"...I said that I had long taught lessons from the Hebrew Scriptures and that a common historical pattern was that Israel was punished whenever the leaders turned away from devout worship of God. I asked if she was concerned about the secular nature of her Labor government."

That's Jimmy Carter talking.

One more reason why the secular vote shouldn't be automatic
In the direction of Democratic.

Saturday, December 09, 2006

It Is What It Is

Identity. It's not just a good idea - it's the Law.

So, based on further discussions and research...

Parmenides was the first to say
Something resembling A is A.

"Never shall this be proved - that things that are not, are."

In the middle ages,
"All a is a" was used by sages.

The monks were using letters as terms in the study of logic, and some of them thought this was a fine premise.

Leibniz still gets the tap
As the guy who put "A is A" on the map.

It was he who made a big deal of "A is A", putting it forth as a catchy statement of the law of identity.

About these conclusions, I'm not too smug.
I may learn some cave man said "Ug is Ug."

Progress Report

The tree's electric lights are strung.
But no ornaments have been hung.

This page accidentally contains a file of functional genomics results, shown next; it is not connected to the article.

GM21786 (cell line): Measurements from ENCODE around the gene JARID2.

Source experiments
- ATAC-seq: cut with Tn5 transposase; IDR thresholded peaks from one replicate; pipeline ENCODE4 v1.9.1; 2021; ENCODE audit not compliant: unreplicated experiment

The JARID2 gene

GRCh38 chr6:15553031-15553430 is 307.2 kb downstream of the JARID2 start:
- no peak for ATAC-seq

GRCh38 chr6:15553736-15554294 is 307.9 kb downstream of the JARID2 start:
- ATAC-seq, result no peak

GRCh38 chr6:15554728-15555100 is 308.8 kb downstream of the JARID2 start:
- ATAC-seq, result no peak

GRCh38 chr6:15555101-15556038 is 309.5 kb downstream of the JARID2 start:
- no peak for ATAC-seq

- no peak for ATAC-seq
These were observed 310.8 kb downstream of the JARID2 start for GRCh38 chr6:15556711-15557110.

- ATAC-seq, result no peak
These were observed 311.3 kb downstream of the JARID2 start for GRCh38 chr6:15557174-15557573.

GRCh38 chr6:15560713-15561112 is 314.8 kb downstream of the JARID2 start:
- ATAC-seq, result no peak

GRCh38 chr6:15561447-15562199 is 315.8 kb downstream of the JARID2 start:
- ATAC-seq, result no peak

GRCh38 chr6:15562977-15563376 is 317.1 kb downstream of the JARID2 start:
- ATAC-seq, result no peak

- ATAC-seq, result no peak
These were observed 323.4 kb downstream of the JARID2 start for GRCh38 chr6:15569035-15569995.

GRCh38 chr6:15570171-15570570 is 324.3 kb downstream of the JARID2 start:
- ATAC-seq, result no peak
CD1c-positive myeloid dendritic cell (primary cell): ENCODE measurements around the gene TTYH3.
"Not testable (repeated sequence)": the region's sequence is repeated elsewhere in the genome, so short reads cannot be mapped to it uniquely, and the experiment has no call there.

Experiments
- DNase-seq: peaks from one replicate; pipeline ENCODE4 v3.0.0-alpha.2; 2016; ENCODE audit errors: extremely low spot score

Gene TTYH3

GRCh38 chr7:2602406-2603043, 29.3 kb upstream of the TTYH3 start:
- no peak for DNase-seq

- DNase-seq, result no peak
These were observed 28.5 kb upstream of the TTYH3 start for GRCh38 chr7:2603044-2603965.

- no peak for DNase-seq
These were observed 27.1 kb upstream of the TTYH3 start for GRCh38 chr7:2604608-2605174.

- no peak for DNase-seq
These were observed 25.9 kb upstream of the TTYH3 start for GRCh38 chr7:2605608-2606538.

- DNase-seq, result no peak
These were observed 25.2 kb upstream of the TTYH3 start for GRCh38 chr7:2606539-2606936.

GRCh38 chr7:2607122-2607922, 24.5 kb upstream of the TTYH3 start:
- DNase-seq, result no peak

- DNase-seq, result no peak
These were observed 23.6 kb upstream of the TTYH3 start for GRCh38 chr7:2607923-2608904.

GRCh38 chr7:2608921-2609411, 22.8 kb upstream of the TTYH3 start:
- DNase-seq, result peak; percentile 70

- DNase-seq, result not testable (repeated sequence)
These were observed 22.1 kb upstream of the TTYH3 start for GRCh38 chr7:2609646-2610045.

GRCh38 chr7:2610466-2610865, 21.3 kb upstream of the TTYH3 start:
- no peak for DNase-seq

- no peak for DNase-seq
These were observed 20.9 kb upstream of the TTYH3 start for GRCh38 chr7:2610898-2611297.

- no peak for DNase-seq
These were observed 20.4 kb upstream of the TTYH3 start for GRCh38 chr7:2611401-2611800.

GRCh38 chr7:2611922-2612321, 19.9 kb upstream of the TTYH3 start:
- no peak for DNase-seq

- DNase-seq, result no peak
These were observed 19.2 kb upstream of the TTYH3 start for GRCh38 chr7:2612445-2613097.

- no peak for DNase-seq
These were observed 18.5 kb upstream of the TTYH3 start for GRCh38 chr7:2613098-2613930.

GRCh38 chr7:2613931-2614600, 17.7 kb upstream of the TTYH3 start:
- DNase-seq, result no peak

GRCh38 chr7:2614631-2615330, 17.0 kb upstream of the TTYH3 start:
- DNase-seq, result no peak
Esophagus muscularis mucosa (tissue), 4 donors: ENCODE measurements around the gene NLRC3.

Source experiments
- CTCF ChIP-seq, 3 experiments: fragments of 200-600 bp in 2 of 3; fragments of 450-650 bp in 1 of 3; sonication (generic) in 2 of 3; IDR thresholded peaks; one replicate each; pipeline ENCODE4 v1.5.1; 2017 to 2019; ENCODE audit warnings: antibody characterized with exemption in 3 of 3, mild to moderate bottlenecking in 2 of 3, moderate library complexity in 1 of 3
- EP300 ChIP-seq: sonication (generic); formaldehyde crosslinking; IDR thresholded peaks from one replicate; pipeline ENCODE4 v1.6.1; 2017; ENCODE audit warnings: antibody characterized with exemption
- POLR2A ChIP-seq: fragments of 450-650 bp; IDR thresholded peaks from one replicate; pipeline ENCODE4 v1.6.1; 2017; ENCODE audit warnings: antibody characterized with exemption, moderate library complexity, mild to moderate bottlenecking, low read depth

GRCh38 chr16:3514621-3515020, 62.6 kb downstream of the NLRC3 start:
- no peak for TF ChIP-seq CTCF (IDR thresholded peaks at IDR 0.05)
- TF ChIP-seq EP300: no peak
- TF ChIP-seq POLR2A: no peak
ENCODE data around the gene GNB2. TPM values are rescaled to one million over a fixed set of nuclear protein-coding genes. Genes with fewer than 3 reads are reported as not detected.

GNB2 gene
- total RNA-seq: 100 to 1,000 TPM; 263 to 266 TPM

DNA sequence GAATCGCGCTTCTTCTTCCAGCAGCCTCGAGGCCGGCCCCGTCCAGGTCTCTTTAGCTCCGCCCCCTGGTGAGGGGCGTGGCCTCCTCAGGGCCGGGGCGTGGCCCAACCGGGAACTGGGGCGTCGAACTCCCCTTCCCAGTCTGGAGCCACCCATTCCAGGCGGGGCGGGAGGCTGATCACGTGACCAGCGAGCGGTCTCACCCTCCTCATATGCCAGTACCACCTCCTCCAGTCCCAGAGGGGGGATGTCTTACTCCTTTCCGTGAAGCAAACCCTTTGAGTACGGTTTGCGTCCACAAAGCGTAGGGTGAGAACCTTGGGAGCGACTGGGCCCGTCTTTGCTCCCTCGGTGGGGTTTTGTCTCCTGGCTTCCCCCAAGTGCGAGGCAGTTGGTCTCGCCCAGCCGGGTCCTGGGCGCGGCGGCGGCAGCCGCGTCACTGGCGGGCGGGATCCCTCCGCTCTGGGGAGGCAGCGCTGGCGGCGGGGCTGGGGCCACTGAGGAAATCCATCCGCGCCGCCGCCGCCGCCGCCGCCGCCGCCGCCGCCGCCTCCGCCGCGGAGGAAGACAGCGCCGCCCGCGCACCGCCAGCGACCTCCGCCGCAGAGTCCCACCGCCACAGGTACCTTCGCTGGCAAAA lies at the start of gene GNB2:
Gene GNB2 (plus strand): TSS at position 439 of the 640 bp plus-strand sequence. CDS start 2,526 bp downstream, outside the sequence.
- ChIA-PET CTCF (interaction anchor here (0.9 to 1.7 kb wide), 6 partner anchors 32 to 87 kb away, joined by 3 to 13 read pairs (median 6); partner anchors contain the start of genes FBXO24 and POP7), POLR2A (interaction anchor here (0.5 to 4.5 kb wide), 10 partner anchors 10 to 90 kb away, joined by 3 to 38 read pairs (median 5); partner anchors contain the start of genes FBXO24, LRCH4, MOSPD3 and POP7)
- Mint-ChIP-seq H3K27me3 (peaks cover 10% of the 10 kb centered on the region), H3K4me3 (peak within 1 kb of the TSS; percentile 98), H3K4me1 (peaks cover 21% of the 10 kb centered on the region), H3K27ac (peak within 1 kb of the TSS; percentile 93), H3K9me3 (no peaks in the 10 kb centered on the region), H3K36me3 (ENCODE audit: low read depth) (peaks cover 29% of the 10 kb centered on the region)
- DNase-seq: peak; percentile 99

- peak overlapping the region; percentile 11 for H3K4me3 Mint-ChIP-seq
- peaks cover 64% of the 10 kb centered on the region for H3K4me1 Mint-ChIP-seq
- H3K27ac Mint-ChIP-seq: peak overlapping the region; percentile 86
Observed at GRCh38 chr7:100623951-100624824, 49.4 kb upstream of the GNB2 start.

Thursday, December 07, 2006

Ladies in Red

Usually when you find a bunch of women in the same festive dress, they're bridesmaids.

No one thinks it's bad luck
If several men wear the same tux.

But four women wearing one dress
Is a source of great distress.

Wednesday, December 06, 2006

Single Delayer System

This video features a Canadian medical services broker, whose niche is helping Canadians buy health care in America. The case explored is an Ontario man with a brain tumor - who was told he would have to wait months for an MRI, and then more months for surgery. The broker helped him out, and now the man is suing Ontario.

The broker doesn't want the U.S. to change to a single payer system.

Why? It's not rocket science.
He needs a place to send his clients.

Tuesday, December 05, 2006

Repeal Day

In 1933, on this day
Prohibition went away.

That's because the 21st amendment, which undid the 18th amendment, was fully ratified on 12/5/33.

No, I don't actually remember it. But Funky Brown Chick mentioned it.

Prohibition was a horrible idea. Banning such a popular substance led to nothing but trouble. For one thing, Prohibition created gigantic black market opportunities for deadly thugs. I'm glad we'll never do anything like that again.

Oh, wait.

I think
The war on drink,
Which fed money to so many thugs
Was a lot like the war on drugs.